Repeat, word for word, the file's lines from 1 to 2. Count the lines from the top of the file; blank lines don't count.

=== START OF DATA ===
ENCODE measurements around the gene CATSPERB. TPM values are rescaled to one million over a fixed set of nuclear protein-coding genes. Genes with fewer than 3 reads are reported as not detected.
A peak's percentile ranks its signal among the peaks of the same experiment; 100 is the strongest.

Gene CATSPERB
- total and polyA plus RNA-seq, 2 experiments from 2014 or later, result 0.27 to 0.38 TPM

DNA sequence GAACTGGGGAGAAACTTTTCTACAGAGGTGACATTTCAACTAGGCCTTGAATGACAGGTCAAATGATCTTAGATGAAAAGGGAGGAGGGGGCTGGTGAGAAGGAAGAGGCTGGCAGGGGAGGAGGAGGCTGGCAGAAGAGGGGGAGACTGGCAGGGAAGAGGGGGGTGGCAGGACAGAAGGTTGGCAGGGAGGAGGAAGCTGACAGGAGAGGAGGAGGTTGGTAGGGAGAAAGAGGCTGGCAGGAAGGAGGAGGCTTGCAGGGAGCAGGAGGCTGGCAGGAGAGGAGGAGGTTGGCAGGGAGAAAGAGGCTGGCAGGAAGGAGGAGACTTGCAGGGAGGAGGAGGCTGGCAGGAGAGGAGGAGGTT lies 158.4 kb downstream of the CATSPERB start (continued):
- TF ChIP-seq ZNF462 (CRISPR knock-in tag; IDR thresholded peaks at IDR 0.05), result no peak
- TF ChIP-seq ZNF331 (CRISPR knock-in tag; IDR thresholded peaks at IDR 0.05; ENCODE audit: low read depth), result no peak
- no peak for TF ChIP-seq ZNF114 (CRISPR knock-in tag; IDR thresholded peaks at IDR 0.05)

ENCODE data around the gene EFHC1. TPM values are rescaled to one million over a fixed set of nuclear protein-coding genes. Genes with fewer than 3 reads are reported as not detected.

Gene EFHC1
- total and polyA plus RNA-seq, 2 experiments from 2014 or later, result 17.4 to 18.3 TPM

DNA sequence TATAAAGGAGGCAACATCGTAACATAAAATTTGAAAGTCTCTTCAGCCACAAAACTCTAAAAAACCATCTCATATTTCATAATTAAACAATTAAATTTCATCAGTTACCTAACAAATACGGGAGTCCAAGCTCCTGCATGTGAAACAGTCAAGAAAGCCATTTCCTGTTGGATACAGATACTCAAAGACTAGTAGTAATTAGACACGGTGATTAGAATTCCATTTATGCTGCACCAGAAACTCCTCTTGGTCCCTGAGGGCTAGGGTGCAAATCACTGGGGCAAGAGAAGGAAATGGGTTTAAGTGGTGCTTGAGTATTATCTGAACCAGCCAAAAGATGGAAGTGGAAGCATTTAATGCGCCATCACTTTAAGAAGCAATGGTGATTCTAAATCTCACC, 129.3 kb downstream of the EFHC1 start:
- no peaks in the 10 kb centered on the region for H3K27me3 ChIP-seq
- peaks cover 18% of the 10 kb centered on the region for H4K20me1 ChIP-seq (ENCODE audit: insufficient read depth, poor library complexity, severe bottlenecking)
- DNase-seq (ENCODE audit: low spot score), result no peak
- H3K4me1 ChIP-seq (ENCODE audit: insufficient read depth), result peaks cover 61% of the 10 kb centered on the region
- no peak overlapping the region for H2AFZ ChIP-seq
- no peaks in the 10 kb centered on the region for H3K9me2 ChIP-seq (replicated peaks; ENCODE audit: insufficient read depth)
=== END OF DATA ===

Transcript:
ENCODE measurements around the gene CATSPERB. TPM values are rescaled to one million over a fixed set of nuclear protein-coding genes. Genes with fewer than 3 reads are reported as not detected.
A peak's percentile ranks its signal among the peaks of the same experiment; 100 is the strongest.